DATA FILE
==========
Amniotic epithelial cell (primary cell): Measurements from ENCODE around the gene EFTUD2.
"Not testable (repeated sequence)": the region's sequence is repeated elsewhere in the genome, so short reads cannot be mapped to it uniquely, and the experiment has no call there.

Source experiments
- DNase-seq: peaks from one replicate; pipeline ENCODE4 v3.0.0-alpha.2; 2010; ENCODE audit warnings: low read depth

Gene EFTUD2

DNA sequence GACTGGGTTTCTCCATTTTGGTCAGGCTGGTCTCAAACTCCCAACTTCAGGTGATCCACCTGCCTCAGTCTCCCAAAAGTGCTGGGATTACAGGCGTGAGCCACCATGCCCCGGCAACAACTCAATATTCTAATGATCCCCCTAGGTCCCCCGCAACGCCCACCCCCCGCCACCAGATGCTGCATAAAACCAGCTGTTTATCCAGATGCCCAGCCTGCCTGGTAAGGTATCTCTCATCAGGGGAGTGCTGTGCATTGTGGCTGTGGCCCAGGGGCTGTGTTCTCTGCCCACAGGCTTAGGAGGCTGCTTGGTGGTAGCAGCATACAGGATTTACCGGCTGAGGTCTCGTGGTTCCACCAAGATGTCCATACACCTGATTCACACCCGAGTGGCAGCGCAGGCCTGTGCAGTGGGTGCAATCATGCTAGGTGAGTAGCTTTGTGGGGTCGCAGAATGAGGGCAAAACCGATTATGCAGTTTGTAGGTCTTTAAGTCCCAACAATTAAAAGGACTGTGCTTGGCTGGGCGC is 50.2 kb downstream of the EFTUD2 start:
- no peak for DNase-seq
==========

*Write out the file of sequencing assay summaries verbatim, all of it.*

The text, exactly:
Amniotic epithelial cell (primary cell): Measurements from ENCODE around the gene EFTUD2.
"Not testable (repeated sequence)": the region's sequence is repeated elsewhere in the genome, so short reads cannot be mapped to it uniquely, and the experiment has no call there.

Source experiments
- DNase-seq: peaks from one replicate; pipeline ENCODE4 v3.0.0-alpha.2; 2010; ENCODE audit warnings: low read depth

Gene EFTUD2

DNA sequence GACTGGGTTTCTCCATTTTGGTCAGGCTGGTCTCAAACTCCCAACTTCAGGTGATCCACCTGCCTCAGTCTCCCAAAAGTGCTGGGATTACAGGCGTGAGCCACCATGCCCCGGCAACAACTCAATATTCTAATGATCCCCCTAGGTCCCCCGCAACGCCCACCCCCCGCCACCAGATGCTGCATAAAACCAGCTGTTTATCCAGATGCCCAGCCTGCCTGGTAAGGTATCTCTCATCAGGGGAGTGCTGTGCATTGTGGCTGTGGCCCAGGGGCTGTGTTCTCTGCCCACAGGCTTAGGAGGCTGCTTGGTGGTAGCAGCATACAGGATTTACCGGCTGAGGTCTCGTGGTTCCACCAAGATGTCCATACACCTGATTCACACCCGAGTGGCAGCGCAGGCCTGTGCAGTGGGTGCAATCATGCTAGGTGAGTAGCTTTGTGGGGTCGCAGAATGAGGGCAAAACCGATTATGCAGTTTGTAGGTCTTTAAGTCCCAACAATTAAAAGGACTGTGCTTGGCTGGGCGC is 50.2 kb downstream of the EFTUD2 start:
- no peak for DNase-seq